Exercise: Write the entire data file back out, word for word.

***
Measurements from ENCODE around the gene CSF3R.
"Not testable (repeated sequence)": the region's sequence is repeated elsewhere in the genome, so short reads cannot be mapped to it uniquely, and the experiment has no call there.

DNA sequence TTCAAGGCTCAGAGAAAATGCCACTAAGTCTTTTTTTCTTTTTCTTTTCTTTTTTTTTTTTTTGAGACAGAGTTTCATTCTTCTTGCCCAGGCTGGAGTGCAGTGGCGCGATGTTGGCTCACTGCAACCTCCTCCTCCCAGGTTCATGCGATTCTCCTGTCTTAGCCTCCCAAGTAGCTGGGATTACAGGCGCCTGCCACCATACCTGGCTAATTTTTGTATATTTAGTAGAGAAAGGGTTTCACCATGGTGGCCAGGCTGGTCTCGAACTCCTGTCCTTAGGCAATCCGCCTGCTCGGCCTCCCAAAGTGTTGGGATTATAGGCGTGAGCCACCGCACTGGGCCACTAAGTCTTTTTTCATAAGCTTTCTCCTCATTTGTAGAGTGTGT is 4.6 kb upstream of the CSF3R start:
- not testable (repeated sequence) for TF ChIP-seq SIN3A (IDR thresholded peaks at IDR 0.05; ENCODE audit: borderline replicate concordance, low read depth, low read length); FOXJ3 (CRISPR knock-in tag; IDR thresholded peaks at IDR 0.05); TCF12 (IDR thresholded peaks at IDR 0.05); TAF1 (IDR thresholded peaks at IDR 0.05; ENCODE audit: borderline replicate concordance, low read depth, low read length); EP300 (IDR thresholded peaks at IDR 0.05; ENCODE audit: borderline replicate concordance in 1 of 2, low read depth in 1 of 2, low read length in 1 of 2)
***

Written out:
Measurements from ENCODE around the gene CSF3R.
"Not testable (repeated sequence)": the region's sequence is repeated elsewhere in the genome, so short reads cannot be mapped to it uniquely, and the experiment has no call there.

DNA sequence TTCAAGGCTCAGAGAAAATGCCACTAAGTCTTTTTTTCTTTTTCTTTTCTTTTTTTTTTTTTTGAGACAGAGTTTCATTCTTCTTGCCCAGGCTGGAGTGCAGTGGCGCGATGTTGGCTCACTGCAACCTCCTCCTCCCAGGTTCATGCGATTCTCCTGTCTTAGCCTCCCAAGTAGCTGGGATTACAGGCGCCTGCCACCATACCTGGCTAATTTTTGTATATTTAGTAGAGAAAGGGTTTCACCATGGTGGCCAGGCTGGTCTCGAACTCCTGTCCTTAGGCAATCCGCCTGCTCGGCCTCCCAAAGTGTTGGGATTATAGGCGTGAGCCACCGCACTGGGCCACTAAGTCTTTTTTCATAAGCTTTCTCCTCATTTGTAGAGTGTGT is 4.6 kb upstream of the CSF3R start:
- not testable (repeated sequence) for TF ChIP-seq SIN3A (IDR thresholded peaks at IDR 0.05; ENCODE audit: borderline replicate concordance, low read depth, low read length); FOXJ3 (CRISPR knock-in tag; IDR thresholded peaks at IDR 0.05); TCF12 (IDR thresholded peaks at IDR 0.05); TAF1 (IDR thresholded peaks at IDR 0.05; ENCODE audit: borderline replicate concordance, low read depth, low read length); EP300 (IDR thresholded peaks at IDR 0.05; ENCODE audit: borderline replicate concordance in 1 of 2, low read depth in 1 of 2, low read length in 1 of 2)